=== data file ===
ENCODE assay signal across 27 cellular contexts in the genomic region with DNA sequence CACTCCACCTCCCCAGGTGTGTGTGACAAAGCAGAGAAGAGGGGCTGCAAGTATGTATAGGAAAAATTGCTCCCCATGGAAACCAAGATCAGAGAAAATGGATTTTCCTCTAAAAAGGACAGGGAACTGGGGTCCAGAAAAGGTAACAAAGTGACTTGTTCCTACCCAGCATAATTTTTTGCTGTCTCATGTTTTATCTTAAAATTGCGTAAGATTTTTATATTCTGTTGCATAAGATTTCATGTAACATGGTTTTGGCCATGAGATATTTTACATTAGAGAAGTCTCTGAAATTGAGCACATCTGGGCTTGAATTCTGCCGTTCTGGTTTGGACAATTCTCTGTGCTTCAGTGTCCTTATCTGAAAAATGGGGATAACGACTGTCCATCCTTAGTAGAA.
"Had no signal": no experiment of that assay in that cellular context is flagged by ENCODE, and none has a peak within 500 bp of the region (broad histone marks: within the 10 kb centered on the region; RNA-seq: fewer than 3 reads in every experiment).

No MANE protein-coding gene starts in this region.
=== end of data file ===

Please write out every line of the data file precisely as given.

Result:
ENCODE assay signal across 27 cellular contexts in the genomic region with DNA sequence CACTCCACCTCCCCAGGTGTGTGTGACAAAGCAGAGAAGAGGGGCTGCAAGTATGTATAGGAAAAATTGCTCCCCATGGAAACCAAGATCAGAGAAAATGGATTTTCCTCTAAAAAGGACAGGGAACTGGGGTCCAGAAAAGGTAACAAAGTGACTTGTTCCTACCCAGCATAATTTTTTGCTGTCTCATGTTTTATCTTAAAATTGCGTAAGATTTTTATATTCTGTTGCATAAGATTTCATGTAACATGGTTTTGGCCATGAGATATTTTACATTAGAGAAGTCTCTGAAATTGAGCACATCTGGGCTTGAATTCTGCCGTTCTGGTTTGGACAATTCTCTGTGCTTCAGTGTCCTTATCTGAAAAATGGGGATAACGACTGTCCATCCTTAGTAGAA.
"Had no signal": no experiment of that assay in that cellular context is flagged by ENCODE, and none has a peak within 500 bp of the region (broad histone marks: within the 10 kb centered on the region; RNA-seq: fewer than 3 reads in every experiment).

No MANE protein-coding gene starts in this region.